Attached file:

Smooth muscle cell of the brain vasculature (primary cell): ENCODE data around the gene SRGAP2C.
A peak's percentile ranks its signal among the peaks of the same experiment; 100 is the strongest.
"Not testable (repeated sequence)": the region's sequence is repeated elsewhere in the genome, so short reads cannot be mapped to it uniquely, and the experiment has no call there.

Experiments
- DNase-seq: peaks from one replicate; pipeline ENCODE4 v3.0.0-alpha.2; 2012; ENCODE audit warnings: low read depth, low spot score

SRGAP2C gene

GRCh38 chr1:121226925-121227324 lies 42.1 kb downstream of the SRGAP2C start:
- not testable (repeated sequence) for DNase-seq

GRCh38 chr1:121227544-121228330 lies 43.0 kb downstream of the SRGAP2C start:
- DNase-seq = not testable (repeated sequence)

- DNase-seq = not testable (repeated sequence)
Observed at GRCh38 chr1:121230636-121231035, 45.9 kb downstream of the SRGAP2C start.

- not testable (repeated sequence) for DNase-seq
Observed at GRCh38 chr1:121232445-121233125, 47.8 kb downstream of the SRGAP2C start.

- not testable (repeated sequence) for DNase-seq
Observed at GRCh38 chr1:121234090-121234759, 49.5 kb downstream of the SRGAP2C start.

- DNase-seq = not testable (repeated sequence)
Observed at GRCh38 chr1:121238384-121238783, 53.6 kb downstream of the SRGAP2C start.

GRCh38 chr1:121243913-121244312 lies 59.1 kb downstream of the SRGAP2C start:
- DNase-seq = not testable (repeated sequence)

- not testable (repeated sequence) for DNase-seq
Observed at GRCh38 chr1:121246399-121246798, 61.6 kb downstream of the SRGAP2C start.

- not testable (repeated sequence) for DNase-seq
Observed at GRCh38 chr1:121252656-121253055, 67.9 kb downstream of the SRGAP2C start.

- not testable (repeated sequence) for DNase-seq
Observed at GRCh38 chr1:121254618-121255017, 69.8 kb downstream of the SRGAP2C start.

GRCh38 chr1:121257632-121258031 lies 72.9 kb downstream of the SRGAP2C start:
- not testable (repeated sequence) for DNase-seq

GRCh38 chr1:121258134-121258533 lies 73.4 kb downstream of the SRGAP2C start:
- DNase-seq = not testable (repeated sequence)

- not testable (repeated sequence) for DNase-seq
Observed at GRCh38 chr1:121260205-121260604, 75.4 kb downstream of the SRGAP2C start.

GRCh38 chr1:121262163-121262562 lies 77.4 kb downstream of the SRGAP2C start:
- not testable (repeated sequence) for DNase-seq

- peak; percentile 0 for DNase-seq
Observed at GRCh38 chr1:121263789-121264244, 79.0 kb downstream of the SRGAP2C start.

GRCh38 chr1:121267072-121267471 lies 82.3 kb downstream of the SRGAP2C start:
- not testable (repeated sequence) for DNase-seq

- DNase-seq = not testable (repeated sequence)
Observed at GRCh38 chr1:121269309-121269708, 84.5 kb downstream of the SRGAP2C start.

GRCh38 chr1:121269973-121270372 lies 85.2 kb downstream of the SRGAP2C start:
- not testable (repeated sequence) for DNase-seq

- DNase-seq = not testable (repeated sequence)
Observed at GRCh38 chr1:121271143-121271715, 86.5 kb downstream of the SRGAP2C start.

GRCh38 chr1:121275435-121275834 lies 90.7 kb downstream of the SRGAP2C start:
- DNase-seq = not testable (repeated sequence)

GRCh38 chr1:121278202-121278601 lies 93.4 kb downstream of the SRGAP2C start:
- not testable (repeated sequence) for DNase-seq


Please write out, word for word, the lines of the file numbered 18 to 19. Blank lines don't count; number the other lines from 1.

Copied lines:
Observed at GRCh38 chr1:121238384-121238783, 53.6 kb downstream of the SRGAP2C start.

GRCh38 chr1:121243913-121244312 lies 59.1 kb downstream of the SRGAP2C start: